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Old 05-31-2012, 01:33 PM   #1
Rob Williams
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Default hicookie First to Reach 7GHz on a Core i7-3770K

Intel's Ivy Bridge processors have gained a reputation of running far hotter than the previous-generation, but when you're an extreme overclocker equipped with LN2, that might not matter so much. GIGABYTE's in-house OCing addict hicookie just proved this with his latest world record; a staggering 7.032GHz overclock on a Core i7-3770K, achieved using a GIGABYTE Z77X-UD3H.


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Old 05-31-2012, 04:42 PM   #2
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Yes, using cherry picked components, and who knows what else. Point is records are just that records of the BEST run using the best chip they can get. Anyways, were all cores on? And ffs? a whole tray of 3770s, isn't that like 100 chips?
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Old 05-31-2012, 05:05 PM   #3
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A tray generally holds 12-24 CPUs, depending on their size. I am not positive he has a tray full of them, but he definitely has a handful. Professional overclockers like this are never without samples to get their hands on, and given it's an ES in the screenshot, these weren't purchased off-the-shelf.

It IS unfortunate that even those end-users who have LN2 don't have these cherry parts, but it is what it is, I guess.
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Old 06-02-2012, 05:06 PM   #4
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yea typically it isn't repeatable till another set of cherry chips are chosen and clocked. Your average person wont get a cherry chip, more than likely EVER. They may get a good one sure but cherry I doubt it.
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Old 06-05-2012, 09:50 AM   #5
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Honestly, if you're an OC'er who is dedicated enough to have LN2 setups, odds are you have access to ES samples anyway.

Both Intel and AMD have been known (and I can attest to this personally, having headed up Bit-tech's modding section for years) to be VERY supportive of the TRUE OC and modding groups. I never had a problem getting very high-quality parts for those crowds if I could show a sufficient history of performance.

I know ES chips seem like a very 'cloaked in secrecy' thing that only a handful of sites and people get their hands on - in truth, that's quite accurate. But there are a lot more of them made than actually find their way into the hands of press et al, and the companies hold those for "marketing" budgets that would make sensible use out of them while still respecting the rules of what an ES chip is about (no resale, return to manufacturer at end of life, etc).

One thing is for sure - In four years of running Bit's modding/OC stuff, I have NEVER gone to Intel OR AMD with a proposal and left empty handed. Both companies are extremely friendly to the professional modders and OCers if they're approached with a good project and with the backing of a reputable source.

Odds are the board is as cherry-picked as the chip, but so what? I have two GB ES boards and one Asus that are now collecting dust - but when I was running Bit's watercooling testbench, this was a "must have" and the companies wanted to make sure that I could test the cooling the best without being limited by hardware.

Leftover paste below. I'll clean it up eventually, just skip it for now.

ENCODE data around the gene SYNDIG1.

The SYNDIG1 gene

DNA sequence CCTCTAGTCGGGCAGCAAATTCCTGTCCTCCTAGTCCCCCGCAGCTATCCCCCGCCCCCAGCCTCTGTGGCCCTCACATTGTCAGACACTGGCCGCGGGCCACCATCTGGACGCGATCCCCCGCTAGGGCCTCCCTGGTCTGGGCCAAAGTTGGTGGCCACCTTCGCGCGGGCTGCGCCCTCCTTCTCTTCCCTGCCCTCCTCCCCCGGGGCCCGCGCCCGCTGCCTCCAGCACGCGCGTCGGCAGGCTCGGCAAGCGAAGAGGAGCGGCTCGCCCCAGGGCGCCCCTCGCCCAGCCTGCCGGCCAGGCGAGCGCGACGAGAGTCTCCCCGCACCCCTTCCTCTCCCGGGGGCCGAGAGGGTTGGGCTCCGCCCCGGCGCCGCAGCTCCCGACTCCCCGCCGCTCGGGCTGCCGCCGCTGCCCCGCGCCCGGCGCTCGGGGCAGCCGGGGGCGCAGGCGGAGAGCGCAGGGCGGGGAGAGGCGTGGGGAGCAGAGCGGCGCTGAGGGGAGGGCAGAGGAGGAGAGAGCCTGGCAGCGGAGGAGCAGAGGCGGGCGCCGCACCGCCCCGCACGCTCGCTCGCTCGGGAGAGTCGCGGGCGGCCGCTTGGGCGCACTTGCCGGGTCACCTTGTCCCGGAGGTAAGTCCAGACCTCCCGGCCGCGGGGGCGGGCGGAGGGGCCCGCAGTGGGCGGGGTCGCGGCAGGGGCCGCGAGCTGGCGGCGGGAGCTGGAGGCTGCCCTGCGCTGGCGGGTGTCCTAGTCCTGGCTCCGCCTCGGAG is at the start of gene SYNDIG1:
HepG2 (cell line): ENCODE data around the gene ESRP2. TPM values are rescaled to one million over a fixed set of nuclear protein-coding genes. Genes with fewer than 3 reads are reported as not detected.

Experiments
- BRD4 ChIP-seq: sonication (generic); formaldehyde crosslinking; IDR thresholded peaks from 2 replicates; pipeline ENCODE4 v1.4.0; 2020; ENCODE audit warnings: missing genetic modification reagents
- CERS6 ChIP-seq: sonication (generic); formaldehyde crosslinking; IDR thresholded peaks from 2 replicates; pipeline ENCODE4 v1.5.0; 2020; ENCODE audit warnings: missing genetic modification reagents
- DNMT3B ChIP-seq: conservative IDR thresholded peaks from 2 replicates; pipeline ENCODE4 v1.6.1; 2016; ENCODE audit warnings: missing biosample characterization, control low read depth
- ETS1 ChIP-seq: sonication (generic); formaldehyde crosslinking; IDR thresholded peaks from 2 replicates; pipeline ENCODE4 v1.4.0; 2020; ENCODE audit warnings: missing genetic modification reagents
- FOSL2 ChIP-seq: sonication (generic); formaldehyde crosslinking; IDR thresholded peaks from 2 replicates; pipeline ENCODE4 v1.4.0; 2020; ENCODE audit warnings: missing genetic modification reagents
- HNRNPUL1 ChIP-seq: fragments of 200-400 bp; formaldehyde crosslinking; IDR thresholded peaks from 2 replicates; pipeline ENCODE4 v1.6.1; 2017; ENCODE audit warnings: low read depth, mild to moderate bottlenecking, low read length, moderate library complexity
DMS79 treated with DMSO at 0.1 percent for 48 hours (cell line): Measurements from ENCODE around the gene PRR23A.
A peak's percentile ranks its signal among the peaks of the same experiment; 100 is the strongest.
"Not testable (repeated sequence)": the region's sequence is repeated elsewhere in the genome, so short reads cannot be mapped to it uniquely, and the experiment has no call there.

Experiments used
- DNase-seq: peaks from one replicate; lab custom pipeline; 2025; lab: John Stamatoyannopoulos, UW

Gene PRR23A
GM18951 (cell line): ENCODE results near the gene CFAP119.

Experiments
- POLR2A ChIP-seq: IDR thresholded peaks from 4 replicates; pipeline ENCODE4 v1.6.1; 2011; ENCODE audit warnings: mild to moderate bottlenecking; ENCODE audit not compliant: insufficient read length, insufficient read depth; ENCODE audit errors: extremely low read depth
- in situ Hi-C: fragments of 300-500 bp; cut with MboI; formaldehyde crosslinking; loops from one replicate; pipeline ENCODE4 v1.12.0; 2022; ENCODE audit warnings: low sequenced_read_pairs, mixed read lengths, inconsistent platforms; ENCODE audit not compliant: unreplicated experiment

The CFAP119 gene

I just wanted to put that out there - we need to remember that hicookie is a professional OCer who has won quite a few competitions and spends loads on his cooling rigs (or at least Gigabyte does!). It is not unusual for someone who works in that capacity to be provided ES samples, and it shouldn't be looked down on. Your "average end user" would never know how to safely administrate a LN2 cooling setup in the first place, and would likely not have the skill to max out an OC anywhere near what is capable with the hardware they HAVE (I know for a fact that I can't, and I'm certainly not new to the process)...so this is nothing to do with "wow that chip is so awesome," and everything to do with "under the absolute right conditions - perfect chip, perfect board, perfect ram, perfect cooling...we can get to HERE..."

In THAT light, that's pretty f***ing impressive.
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Old 06-10-2012, 09:02 PM   #6
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I could be way off here, but I wouldn't imagine that ES parts, or "cherry picked" parts, are that special. It's not as though Intel or AMD run a special production with a tweaked recipe. These are the same chips that just happened to go through some internal OCers hands to make sure that it was top-rate. Chances are good that off-the-shelf parts could be super-overclocked as well. But we have to keep something in mind - pretty much the only people that truly cherry-picked parts matter to are LN2 users. Regular users are rarely going to be able to push the chip to a point where a cherry-picked part would have helped them gain a higher clock.

Of course there are exceptions, but I still believe that an off-the-shelf part COULD reach these massive LN2 clocks if they just happened to fall into the right hands.

Too bad Intel didn't offer cherry-picked parts up for sale, sans a warranty. It's obvious why they don't get into that business, though.
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